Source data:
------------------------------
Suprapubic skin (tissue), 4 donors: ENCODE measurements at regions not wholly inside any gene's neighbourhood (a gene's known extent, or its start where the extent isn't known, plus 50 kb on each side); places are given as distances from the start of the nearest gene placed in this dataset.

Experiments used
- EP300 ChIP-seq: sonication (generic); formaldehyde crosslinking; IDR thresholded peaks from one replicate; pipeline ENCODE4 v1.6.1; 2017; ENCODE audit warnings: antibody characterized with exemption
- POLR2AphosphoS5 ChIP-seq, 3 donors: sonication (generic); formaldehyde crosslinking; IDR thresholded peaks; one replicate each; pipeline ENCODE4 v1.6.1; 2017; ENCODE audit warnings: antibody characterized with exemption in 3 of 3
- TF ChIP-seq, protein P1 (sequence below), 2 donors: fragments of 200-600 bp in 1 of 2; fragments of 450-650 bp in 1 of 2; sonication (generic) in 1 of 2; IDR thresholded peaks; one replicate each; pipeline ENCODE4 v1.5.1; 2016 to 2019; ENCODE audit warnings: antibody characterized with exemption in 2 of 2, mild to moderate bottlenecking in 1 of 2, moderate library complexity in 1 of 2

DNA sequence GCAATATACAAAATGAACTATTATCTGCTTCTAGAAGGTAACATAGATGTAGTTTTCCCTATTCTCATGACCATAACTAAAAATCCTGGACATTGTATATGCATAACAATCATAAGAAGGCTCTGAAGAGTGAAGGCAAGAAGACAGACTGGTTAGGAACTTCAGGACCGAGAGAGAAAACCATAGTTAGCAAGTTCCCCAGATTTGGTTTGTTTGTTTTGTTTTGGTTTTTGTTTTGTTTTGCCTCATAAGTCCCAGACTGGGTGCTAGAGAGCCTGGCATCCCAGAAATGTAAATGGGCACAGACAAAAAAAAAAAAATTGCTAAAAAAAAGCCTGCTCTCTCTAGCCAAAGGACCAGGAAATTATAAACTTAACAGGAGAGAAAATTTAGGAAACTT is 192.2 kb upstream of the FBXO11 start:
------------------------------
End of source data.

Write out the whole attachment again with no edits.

Suprapubic skin (tissue), 4 donors: ENCODE measurements at regions not wholly inside any gene's neighbourhood (a gene's known extent, or its start where the extent isn't known, plus 50 kb on each side); places are given as distances from the start of the nearest gene placed in this dataset.

Experiments used
- EP300 ChIP-seq: sonication (generic); formaldehyde crosslinking; IDR thresholded peaks from one replicate; pipeline ENCODE4 v1.6.1; 2017; ENCODE audit warnings: antibody characterized with exemption
- POLR2AphosphoS5 ChIP-seq, 3 donors: sonication (generic); formaldehyde crosslinking; IDR thresholded peaks; one replicate each; pipeline ENCODE4 v1.6.1; 2017; ENCODE audit warnings: antibody characterized with exemption in 3 of 3
- TF ChIP-seq, protein P1 (sequence below), 2 donors: fragments of 200-600 bp in 1 of 2; fragments of 450-650 bp in 1 of 2; sonication (generic) in 1 of 2; IDR thresholded peaks; one replicate each; pipeline ENCODE4 v1.5.1; 2016 to 2019; ENCODE audit warnings: antibody characterized with exemption in 2 of 2, mild to moderate bottlenecking in 1 of 2, moderate library complexity in 1 of 2

DNA sequence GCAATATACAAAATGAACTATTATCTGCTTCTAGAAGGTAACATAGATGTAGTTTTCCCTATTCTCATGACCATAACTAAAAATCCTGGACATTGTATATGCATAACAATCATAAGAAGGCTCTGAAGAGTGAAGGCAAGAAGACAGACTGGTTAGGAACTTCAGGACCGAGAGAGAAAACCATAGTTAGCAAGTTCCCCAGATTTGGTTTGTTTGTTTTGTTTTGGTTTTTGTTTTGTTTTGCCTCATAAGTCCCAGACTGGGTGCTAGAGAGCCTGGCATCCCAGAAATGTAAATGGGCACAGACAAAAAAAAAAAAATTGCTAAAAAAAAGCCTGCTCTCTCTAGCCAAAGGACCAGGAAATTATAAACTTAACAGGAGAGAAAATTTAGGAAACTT is 192.2 kb upstream of the FBXO11 start: